The third, all too familiar, element in this drama is the feeble response of the food industry. In particular, management at Kraft Foods appears to have learnt nothing from the tobacco fiasco — despite sharing a parent company with Philip Morris. An essential part of any successful litigation against Kraft will be to show that the company owed a “duty” to protect its customers from their own greed. That’s an argument that is laughable, but it’s also lethal. The moment that the food companies concede that there’s something to it, they are in deep, deep trouble. Needless to say, this is exactly what Kraft has done. The company’s stock has fallen sharply, and deservedly so, since it made the announcement (about reducing portion sizes and calorie content) that will be a key building block in any case against it. Lemmings, of course, plunge in packs. PepsiCo and McDonald’s are amongst the other food giants busily making the same mistake.
There are early signs that the ice-cream chains may turn out to be just as misguided. The correct response to CSPI-style criticism is to say that consumers — and consumers alone — are responsible for the results of their overindulgence. Period. No more discussion. Pass the creamy peanut-butter sauce. Instead, there was, so to speak, a touch of waffle in the response from the Cold Stone Creamery. This included the observation that “lower calorie options for our customers…are also made available in all our stores.” So what? Even if the only treat on offer was regular sweet-cream ice cream with a Reese’s Peanut Butter Cup, roasted almonds, and hot fudge in a chocolate-dipped waffle cone (1,400 calories!), that shouldn’t matter. No one is forced to buy it, and if you do, the consequences are yours and yours alone.
But if we have a leaner future ahead of us, the same is not true of trial lawyers. They may well have a very rich feast to look forward to. There is one obstacle they will have to watch out for, however. Tobacco litigation was in one sense relatively straightforward. If some wheezing patient could be shown to have puffed away at a certain brand of cigarettes for years, the first steps of a case against the manufacturer of those smokes could then be taken. Imagine, though, the difficulty faced by a lawyer confronted by the potential junk-food plaintiff who has just waddled in through his door. The fees could be as large as the litigant, but who to sue? To be sure, there are trenchermen who confine their eating to just one spot, but most do not. Apportioning the blame for super-sized portions won’t be easy. Did the pizzas cause the damage or was it the pies, the pralines, the penne or, heaven forbid, the plaintiffs themselves? CSPI’s executive director has acknowledged as much. The ice-cream extravaganza, he says, has “something to do with the size of Americans’ pants,” but “no one disputes that the obesity epidemic has many causes.” True enough, and that simple fact could greatly complicate any litigation.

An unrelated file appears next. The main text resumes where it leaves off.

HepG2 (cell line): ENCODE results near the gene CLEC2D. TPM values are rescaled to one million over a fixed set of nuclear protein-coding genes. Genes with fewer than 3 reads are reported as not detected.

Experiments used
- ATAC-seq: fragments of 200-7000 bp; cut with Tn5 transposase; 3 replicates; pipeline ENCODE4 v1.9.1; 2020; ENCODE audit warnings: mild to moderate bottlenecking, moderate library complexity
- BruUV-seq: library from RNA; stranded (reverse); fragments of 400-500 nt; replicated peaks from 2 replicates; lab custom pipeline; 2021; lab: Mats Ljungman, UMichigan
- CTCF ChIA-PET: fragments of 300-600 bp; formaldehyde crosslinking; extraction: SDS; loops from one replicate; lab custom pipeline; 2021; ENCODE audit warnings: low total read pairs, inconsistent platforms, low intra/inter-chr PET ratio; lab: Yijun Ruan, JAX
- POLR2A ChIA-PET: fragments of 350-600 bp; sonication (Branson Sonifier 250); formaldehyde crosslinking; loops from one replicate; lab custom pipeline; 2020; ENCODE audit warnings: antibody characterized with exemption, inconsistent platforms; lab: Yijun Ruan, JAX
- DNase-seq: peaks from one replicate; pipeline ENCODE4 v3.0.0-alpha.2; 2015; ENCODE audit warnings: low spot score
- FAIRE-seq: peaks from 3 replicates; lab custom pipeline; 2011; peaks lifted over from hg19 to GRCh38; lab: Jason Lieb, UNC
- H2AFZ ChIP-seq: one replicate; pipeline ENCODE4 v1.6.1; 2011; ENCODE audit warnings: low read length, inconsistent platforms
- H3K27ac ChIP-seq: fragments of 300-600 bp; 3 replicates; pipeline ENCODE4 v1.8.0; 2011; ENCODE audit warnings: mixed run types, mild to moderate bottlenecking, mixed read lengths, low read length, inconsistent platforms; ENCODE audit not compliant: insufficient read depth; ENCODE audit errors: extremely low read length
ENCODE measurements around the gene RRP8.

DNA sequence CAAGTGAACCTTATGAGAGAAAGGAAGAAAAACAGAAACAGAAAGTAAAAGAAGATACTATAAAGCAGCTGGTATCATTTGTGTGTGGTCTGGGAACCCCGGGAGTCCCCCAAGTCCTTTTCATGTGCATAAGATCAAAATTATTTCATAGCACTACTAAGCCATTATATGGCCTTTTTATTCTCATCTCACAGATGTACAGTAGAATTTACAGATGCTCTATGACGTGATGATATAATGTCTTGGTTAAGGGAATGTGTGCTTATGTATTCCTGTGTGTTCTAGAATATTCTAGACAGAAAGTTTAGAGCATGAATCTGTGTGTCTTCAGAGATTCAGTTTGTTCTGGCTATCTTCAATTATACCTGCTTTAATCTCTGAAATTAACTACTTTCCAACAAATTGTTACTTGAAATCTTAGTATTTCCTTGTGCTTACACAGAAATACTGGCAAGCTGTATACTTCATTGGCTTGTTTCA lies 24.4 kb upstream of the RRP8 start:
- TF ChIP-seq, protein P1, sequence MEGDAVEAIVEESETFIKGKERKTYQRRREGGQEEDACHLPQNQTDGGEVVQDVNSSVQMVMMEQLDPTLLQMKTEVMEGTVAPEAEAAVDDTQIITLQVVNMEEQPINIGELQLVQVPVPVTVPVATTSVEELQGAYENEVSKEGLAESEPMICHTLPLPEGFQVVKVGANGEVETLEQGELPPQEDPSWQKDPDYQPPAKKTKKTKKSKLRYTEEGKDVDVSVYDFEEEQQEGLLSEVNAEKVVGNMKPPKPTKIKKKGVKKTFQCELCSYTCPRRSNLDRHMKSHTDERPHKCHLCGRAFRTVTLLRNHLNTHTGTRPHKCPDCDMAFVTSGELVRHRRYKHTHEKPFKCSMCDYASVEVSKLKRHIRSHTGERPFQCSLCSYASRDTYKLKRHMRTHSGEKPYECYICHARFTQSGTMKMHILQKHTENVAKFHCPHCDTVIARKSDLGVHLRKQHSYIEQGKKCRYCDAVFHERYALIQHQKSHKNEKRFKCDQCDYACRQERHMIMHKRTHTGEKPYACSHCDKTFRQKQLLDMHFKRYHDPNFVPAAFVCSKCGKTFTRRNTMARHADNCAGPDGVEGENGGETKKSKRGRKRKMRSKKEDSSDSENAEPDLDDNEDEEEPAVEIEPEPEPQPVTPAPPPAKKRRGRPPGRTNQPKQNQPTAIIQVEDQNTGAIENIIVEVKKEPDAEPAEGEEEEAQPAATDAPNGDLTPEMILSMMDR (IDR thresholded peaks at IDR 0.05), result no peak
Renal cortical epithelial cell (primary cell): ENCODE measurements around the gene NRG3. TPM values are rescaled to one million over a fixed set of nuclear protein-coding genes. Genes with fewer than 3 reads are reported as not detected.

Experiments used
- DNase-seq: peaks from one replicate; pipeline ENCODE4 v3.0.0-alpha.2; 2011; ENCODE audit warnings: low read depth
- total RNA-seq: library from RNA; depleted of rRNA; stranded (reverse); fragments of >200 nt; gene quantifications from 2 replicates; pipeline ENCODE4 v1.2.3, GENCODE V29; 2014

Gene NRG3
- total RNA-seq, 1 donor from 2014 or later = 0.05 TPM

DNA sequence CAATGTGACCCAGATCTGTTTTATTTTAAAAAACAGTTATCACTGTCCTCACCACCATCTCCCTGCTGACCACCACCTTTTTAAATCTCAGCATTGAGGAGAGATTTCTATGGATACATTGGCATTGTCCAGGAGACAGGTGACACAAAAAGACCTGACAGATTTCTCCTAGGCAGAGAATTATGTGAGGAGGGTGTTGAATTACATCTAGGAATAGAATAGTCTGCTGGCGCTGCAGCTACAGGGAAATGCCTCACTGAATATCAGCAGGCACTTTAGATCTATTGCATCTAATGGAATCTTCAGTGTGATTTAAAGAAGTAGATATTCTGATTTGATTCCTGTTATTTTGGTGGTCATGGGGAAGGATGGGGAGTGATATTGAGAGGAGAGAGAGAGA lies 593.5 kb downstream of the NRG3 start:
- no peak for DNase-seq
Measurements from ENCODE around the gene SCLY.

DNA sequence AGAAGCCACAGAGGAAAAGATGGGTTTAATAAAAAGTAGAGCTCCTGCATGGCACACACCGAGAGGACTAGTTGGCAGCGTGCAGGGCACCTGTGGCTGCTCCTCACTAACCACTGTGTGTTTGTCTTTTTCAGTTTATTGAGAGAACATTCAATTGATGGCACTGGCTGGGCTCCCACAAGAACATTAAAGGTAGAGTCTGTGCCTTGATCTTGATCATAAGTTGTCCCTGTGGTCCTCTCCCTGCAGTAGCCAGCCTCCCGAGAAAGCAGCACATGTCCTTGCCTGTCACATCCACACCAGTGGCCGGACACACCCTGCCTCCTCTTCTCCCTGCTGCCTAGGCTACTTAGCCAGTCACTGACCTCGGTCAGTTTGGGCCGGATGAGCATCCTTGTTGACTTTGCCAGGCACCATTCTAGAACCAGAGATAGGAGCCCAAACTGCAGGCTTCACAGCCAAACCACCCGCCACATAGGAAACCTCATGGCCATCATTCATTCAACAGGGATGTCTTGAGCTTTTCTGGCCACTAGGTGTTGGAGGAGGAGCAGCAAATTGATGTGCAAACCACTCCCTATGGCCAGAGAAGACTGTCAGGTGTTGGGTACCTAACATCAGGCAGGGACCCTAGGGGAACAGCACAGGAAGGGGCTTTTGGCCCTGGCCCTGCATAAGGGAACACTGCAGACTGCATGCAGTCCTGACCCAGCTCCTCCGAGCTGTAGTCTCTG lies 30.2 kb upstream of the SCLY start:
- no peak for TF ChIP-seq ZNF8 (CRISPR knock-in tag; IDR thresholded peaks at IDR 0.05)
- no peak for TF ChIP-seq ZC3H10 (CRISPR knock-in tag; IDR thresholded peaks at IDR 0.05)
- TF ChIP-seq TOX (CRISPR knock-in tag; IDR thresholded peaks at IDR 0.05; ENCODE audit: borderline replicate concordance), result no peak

The best way for trial lawyers to avoid such difficulties will be to follow the precedent of that piece of extortion better known as the tobacco “settlement.” Rather than have to prove the cases of individual plaintiffs, with those tricky facts and awkward questions of causation, it will be far easier to claim that obesity has “cost” state and federal governments countless billions of dollars. Rapacious and unprincipled governments (that’s all of them, in case you wondered) will play along. It will be argued that the bill for obesity should be paid by the industry that allegedly created the problem. There will be dark talk of “misleading” advertising, “irresponsible” marketing and “dangerous” ingredients. As their legal expenses mount, companies will slim down menus, various tasty ingredients will disappear, and countless “advisory councils” on nutrition will be hired. It will do no good. Confronted by the power of big government and the greed of big law, big food will, so to speak, chicken out and negotiate a pay-off.
Get your Toffee Coffee Cappuccino Chiller while there’s still time.
— Mr. Stuttaford is a writer living in New York.